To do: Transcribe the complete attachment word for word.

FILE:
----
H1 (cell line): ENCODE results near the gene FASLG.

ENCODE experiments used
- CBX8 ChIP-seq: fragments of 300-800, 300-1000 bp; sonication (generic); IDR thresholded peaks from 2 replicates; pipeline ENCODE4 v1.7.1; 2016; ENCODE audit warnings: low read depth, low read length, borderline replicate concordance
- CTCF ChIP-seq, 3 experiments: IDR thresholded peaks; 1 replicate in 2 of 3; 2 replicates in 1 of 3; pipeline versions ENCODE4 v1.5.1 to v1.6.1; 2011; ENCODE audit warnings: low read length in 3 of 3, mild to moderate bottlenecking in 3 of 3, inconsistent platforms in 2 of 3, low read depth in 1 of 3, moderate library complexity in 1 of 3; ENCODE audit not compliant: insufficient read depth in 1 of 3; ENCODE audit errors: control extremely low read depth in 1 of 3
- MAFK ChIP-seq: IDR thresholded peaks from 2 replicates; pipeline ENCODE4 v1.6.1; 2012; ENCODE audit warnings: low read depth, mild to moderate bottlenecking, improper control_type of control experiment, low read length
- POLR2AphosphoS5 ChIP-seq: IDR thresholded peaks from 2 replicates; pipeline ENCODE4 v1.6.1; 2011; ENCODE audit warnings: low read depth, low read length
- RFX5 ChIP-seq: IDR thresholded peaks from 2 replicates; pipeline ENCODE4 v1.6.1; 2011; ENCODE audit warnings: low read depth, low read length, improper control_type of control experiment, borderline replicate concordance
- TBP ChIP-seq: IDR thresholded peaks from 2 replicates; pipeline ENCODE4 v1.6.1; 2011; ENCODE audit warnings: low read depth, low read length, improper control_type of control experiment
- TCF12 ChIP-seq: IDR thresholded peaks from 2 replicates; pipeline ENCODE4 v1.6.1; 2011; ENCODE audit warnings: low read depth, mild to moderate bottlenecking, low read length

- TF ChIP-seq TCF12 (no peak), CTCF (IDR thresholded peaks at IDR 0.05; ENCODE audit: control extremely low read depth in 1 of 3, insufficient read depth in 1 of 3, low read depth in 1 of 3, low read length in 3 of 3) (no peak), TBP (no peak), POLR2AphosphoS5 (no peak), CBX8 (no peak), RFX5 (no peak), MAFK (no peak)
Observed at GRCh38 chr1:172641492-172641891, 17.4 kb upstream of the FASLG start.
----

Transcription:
H1 (cell line): ENCODE results near the gene FASLG.

ENCODE experiments used
- CBX8 ChIP-seq: fragments of 300-800, 300-1000 bp; sonication (generic); IDR thresholded peaks from 2 replicates; pipeline ENCODE4 v1.7.1; 2016; ENCODE audit warnings: low read depth, low read length, borderline replicate concordance
- CTCF ChIP-seq, 3 experiments: IDR thresholded peaks; 1 replicate in 2 of 3; 2 replicates in 1 of 3; pipeline versions ENCODE4 v1.5.1 to v1.6.1; 2011; ENCODE audit warnings: low read length in 3 of 3, mild to moderate bottlenecking in 3 of 3, inconsistent platforms in 2 of 3, low read depth in 1 of 3, moderate library complexity in 1 of 3; ENCODE audit not compliant: insufficient read depth in 1 of 3; ENCODE audit errors: control extremely low read depth in 1 of 3
- MAFK ChIP-seq: IDR thresholded peaks from 2 replicates; pipeline ENCODE4 v1.6.1; 2012; ENCODE audit warnings: low read depth, mild to moderate bottlenecking, improper control_type of control experiment, low read length
- POLR2AphosphoS5 ChIP-seq: IDR thresholded peaks from 2 replicates; pipeline ENCODE4 v1.6.1; 2011; ENCODE audit warnings: low read depth, low read length
- RFX5 ChIP-seq: IDR thresholded peaks from 2 replicates; pipeline ENCODE4 v1.6.1; 2011; ENCODE audit warnings: low read depth, low read length, improper control_type of control experiment, borderline replicate concordance
- TBP ChIP-seq: IDR thresholded peaks from 2 replicates; pipeline ENCODE4 v1.6.1; 2011; ENCODE audit warnings: low read depth, low read length, improper control_type of control experiment
- TCF12 ChIP-seq: IDR thresholded peaks from 2 replicates; pipeline ENCODE4 v1.6.1; 2011; ENCODE audit warnings: low read depth, mild to moderate bottlenecking, low read length

- TF ChIP-seq TCF12 (no peak), CTCF (IDR thresholded peaks at IDR 0.05; ENCODE audit: control extremely low read depth in 1 of 3, insufficient read depth in 1 of 3, low read depth in 1 of 3, low read length in 3 of 3) (no peak), TBP (no peak), POLR2AphosphoS5 (no peak), CBX8 (no peak), RFX5 (no peak), MAFK (no peak)
Observed at GRCh38 chr1:172641492-172641891, 17.4 kb upstream of the FASLG start.